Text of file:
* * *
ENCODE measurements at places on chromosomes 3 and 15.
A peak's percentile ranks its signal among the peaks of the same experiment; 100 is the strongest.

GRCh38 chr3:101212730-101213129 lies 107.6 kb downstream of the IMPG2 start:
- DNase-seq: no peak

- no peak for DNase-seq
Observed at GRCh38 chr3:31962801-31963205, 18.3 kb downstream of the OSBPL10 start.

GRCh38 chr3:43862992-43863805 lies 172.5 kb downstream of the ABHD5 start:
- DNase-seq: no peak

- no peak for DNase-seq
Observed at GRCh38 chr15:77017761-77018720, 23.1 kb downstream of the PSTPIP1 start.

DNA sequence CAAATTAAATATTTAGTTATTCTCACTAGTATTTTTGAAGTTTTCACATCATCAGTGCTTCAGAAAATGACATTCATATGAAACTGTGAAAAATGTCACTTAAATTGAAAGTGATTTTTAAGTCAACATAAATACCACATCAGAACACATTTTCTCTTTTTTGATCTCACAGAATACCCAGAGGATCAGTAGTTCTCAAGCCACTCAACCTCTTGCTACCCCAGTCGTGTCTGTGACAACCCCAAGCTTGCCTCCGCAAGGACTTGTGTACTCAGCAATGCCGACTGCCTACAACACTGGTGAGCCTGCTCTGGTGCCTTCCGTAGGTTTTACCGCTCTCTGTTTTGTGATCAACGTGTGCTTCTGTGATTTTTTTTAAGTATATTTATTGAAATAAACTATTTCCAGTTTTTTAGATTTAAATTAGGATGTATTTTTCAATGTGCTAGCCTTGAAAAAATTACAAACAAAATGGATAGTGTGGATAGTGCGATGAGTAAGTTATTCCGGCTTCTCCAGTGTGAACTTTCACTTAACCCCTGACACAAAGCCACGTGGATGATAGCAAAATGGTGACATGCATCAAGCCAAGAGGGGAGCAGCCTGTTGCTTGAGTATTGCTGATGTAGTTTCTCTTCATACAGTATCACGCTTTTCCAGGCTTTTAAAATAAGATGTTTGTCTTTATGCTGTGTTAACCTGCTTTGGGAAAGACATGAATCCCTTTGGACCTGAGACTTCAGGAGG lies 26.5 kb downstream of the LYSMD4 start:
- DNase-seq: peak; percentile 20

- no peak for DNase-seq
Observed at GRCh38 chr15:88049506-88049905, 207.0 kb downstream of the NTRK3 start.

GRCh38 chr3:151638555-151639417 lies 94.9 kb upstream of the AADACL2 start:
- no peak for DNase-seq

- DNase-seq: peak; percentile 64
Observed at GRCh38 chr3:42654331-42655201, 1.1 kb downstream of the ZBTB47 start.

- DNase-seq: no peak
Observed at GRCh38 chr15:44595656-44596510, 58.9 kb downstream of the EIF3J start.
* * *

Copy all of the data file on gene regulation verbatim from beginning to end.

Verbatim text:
ENCODE measurements at places on chromosomes 3 and 15.
A peak's percentile ranks its signal among the peaks of the same experiment; 100 is the strongest.

GRCh38 chr3:101212730-101213129 lies 107.6 kb downstream of the IMPG2 start:
- DNase-seq: no peak

- no peak for DNase-seq
Observed at GRCh38 chr3:31962801-31963205, 18.3 kb downstream of the OSBPL10 start.

GRCh38 chr3:43862992-43863805 lies 172.5 kb downstream of the ABHD5 start:
- DNase-seq: no peak

- no peak for DNase-seq
Observed at GRCh38 chr15:77017761-77018720, 23.1 kb downstream of the PSTPIP1 start.

DNA sequence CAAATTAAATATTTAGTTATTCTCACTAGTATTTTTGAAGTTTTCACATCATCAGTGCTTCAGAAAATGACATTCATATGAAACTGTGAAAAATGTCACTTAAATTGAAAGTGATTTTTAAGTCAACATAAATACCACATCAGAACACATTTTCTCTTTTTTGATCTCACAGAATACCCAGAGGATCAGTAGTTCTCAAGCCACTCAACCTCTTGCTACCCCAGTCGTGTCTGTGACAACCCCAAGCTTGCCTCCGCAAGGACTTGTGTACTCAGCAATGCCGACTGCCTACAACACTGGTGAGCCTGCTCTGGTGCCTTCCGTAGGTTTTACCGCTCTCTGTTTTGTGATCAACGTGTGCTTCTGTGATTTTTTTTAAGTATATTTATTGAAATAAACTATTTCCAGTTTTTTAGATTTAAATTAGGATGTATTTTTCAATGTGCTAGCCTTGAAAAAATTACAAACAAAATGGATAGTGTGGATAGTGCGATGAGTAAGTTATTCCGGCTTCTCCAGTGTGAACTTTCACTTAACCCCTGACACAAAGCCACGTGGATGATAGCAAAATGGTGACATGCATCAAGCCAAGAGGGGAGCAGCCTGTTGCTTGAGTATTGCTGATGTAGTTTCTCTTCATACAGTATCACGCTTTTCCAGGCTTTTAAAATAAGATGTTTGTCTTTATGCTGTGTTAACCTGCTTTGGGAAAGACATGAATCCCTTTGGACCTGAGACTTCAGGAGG lies 26.5 kb downstream of the LYSMD4 start:
- DNase-seq: peak; percentile 20

- no peak for DNase-seq
Observed at GRCh38 chr15:88049506-88049905, 207.0 kb downstream of the NTRK3 start.

GRCh38 chr3:151638555-151639417 lies 94.9 kb upstream of the AADACL2 start:
- no peak for DNase-seq

- DNase-seq: peak; percentile 64
Observed at GRCh38 chr3:42654331-42655201, 1.1 kb downstream of the ZBTB47 start.

- DNase-seq: no peak
Observed at GRCh38 chr15:44595656-44596510, 58.9 kb downstream of the EIF3J start.